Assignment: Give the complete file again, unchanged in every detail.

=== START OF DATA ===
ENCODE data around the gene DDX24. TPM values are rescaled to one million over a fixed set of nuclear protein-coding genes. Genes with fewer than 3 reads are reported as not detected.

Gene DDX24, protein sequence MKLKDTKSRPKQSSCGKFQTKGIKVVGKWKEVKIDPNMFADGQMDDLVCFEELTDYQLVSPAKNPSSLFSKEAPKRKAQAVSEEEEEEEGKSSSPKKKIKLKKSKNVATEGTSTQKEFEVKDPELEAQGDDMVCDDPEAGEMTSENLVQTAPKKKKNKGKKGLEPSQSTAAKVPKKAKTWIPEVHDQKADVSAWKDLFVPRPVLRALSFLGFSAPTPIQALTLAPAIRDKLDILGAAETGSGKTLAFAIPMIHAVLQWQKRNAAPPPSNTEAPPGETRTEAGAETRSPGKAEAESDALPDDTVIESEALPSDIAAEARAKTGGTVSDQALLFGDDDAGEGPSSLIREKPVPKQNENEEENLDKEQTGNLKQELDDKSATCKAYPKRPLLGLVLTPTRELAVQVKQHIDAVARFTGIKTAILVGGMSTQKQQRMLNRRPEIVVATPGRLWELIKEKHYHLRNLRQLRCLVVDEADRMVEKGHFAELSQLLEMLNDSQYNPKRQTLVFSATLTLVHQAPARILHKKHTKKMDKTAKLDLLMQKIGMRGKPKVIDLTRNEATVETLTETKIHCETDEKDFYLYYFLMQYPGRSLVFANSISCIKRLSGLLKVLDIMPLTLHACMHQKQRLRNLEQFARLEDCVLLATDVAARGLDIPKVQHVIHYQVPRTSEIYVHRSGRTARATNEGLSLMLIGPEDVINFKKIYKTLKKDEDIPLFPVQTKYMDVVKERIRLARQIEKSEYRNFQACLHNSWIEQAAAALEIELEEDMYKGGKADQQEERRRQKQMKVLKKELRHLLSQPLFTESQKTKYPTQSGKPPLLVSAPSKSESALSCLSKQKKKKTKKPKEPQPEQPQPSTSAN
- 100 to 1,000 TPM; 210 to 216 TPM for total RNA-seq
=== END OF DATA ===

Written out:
ENCODE data around the gene DDX24. TPM values are rescaled to one million over a fixed set of nuclear protein-coding genes. Genes with fewer than 3 reads are reported as not detected.

Gene DDX24, protein sequence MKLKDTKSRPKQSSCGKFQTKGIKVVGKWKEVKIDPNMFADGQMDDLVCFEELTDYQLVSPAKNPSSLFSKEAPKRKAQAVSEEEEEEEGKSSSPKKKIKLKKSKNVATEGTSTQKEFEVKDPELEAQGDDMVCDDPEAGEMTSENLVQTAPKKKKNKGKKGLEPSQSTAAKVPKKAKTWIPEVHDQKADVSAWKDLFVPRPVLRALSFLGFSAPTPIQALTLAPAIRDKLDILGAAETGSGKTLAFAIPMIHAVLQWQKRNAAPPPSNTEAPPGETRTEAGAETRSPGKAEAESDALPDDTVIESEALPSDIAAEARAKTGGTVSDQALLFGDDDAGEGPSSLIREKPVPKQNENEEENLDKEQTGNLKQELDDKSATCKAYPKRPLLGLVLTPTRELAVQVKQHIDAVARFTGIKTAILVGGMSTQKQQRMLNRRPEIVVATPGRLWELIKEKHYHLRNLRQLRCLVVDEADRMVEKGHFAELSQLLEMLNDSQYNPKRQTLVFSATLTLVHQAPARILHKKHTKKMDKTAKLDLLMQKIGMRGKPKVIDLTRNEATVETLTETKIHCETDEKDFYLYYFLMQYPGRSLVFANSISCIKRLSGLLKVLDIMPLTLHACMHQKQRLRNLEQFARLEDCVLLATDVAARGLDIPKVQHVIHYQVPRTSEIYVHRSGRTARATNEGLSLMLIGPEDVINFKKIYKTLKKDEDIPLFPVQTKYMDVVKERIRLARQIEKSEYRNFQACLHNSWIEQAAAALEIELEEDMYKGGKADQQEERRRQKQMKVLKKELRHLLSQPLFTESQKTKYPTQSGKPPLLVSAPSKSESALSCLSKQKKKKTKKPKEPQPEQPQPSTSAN
- 100 to 1,000 TPM; 210 to 216 TPM for total RNA-seq